"The calling that God has put on my life is that He is not ashamed to go anywhere I want to take him. His heart is for the lost, those that need the Savior. If we put God in a box that says, 'you have to come through these doors, and sit down on a pew to see God, or feel God,' were making Him have to play along with our rules."
Raised in a Christian home, Skaggs' first memories of singing are his mother holding him in church and singing to the Freewill Baptist congregation where he grew up. As he grew—singing at age three, getting his first mandolin from his father at age five—his talents and potential were quickly recognized.
"When I was six years old, I met Bill Monroe and he invited me on stage," he recalls. "Actually, I think there were so many people hounding him to have little Ricky Skaggs up on stage with him that he had to! He allowed me to play his instrument—a little boy with this huge mandolin around me. That was the first installment in my life from Bill Monroe. He did a lot of investing in me. As friends and as Christians, we had a lot to share and talk about."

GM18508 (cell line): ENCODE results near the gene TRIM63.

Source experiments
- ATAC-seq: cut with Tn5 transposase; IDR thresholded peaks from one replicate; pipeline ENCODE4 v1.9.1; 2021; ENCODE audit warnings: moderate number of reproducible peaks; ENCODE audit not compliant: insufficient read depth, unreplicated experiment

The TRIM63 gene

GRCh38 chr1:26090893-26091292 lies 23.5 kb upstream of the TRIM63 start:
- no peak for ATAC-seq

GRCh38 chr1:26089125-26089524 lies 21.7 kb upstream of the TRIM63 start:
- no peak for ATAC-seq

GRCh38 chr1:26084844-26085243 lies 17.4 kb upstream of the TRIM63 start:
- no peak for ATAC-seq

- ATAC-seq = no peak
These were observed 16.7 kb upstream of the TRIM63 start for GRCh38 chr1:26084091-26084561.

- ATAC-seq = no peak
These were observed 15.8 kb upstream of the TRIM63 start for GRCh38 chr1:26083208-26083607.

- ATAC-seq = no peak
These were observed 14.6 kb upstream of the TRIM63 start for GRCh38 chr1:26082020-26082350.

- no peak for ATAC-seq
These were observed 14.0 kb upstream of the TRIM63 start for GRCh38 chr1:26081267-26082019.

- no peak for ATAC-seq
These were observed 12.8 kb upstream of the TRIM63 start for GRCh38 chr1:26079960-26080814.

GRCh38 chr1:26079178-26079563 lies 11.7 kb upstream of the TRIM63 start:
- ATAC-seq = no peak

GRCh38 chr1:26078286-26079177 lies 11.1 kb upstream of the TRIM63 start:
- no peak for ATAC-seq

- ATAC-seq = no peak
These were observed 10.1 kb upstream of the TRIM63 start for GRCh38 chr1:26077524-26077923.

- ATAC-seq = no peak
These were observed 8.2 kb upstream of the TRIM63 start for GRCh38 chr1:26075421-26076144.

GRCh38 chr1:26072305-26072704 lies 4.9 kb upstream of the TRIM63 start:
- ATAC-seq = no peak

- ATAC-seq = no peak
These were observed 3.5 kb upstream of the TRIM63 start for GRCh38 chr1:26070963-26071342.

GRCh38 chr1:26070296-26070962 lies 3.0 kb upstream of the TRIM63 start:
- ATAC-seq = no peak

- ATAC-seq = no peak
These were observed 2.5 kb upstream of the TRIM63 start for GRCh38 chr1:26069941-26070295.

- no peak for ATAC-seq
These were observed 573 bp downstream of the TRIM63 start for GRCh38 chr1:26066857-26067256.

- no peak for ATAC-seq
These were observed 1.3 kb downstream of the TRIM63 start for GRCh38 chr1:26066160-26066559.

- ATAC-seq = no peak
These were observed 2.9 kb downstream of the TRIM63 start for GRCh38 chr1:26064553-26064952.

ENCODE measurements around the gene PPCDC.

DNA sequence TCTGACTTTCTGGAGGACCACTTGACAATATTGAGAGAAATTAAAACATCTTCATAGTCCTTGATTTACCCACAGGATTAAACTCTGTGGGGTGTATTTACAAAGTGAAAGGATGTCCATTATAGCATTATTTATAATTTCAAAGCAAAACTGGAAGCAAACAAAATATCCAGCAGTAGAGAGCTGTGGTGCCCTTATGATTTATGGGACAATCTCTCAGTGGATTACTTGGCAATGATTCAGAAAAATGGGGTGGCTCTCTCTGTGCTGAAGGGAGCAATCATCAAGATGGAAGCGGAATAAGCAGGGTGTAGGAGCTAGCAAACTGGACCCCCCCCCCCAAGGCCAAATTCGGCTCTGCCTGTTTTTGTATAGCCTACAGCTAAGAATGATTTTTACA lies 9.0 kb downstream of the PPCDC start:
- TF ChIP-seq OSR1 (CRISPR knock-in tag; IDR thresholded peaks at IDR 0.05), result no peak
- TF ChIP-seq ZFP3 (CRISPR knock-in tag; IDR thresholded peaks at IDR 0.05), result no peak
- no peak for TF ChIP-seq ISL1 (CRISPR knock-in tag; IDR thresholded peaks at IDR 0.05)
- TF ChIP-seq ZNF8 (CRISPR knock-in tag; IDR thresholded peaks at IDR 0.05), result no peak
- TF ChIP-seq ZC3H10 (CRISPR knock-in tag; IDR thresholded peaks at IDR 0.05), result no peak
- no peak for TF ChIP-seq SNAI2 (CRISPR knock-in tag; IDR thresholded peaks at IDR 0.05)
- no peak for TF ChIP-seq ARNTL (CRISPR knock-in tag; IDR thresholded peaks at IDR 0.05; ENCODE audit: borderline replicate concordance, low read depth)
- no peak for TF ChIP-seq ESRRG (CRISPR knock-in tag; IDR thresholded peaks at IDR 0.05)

"Bluegrass has never been ashamed of the gospel," relates Ricky. "Mr. Monroe was very adamant about making sure the gospel was sung. There's something about this music that's pure and holy, and I think God wants to use it. It's always been small and little in the eyes of the world, and that's the very kind of thing He's going to raise up for His glory."
In Soldier of the Cross, Skaggs draws upon faith and the music of his forefathers to share with his fans from all walks of life. Combining traditional songs, such as "Gone Home," written by Grand Ole Opry-favorite Bill Carlisle and recorded by Flatt & Scruggs in the 1950s, with such tunes as the recently penned "Joshua Generation" by noted contemporary Christian songwriter Geoff Thurman, Soldier of the Cross effectively communicates the gospel message.
"I was always afraid as a kid that if I was going to be a Christian, that God was going to call me into the church and I'd have to preach, and I wouldn't be able to play music," says Ricky Skaggs. "But sometimes a song can take you to a place that the preacher can't. Although I'm not a 'gospel singer,' and I'm not a 'Christian artist,' I can go and sing my songs and talk about what God has done for me. I'm in the place where God put me."
# # #